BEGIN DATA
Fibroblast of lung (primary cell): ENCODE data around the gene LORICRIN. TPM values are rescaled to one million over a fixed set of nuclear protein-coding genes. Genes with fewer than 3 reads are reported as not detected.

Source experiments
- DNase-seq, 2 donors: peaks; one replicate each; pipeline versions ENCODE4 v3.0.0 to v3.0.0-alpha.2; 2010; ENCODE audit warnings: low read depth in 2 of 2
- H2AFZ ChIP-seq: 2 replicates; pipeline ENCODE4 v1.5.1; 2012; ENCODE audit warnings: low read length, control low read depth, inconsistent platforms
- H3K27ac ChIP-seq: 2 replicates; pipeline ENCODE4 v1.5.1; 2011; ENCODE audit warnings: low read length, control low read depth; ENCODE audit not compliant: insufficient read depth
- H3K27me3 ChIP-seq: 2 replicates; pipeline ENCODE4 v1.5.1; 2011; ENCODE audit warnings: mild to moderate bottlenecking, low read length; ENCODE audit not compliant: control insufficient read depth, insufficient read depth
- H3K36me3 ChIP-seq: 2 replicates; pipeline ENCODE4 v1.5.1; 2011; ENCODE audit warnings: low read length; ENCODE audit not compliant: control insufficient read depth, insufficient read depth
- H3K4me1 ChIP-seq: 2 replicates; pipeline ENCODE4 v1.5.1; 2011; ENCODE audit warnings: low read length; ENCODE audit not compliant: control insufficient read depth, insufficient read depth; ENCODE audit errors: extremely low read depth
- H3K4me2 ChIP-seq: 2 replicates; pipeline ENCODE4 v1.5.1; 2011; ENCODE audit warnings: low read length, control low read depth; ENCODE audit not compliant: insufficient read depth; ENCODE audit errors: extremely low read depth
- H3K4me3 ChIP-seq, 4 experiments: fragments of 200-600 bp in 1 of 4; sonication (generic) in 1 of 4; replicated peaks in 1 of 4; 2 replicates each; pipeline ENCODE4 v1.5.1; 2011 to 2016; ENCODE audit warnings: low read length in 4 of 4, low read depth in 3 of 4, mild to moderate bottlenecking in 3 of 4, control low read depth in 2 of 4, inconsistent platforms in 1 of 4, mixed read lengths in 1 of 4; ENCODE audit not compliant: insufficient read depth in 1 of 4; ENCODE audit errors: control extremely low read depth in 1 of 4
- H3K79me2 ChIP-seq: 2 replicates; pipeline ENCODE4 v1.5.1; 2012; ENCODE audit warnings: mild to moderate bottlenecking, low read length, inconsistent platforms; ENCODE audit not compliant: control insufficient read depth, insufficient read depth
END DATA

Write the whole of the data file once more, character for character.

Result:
Fibroblast of lung (primary cell): ENCODE data around the gene LORICRIN. TPM values are rescaled to one million over a fixed set of nuclear protein-coding genes. Genes with fewer than 3 reads are reported as not detected.

Source experiments
- DNase-seq, 2 donors: peaks; one replicate each; pipeline versions ENCODE4 v3.0.0 to v3.0.0-alpha.2; 2010; ENCODE audit warnings: low read depth in 2 of 2
- H2AFZ ChIP-seq: 2 replicates; pipeline ENCODE4 v1.5.1; 2012; ENCODE audit warnings: low read length, control low read depth, inconsistent platforms
- H3K27ac ChIP-seq: 2 replicates; pipeline ENCODE4 v1.5.1; 2011; ENCODE audit warnings: low read length, control low read depth; ENCODE audit not compliant: insufficient read depth
- H3K27me3 ChIP-seq: 2 replicates; pipeline ENCODE4 v1.5.1; 2011; ENCODE audit warnings: mild to moderate bottlenecking, low read length; ENCODE audit not compliant: control insufficient read depth, insufficient read depth
- H3K36me3 ChIP-seq: 2 replicates; pipeline ENCODE4 v1.5.1; 2011; ENCODE audit warnings: low read length; ENCODE audit not compliant: control insufficient read depth, insufficient read depth
- H3K4me1 ChIP-seq: 2 replicates; pipeline ENCODE4 v1.5.1; 2011; ENCODE audit warnings: low read length; ENCODE audit not compliant: control insufficient read depth, insufficient read depth; ENCODE audit errors: extremely low read depth
- H3K4me2 ChIP-seq: 2 replicates; pipeline ENCODE4 v1.5.1; 2011; ENCODE audit warnings: low read length, control low read depth; ENCODE audit not compliant: insufficient read depth; ENCODE audit errors: extremely low read depth
- H3K4me3 ChIP-seq, 4 experiments: fragments of 200-600 bp in 1 of 4; sonication (generic) in 1 of 4; replicated peaks in 1 of 4; 2 replicates each; pipeline ENCODE4 v1.5.1; 2011 to 2016; ENCODE audit warnings: low read length in 4 of 4, low read depth in 3 of 4, mild to moderate bottlenecking in 3 of 4, control low read depth in 2 of 4, inconsistent platforms in 1 of 4, mixed read lengths in 1 of 4; ENCODE audit not compliant: insufficient read depth in 1 of 4; ENCODE audit errors: control extremely low read depth in 1 of 4
- H3K79me2 ChIP-seq: 2 replicates; pipeline ENCODE4 v1.5.1; 2012; ENCODE audit warnings: mild to moderate bottlenecking, low read length, inconsistent platforms; ENCODE audit not compliant: control insufficient read depth, insufficient read depth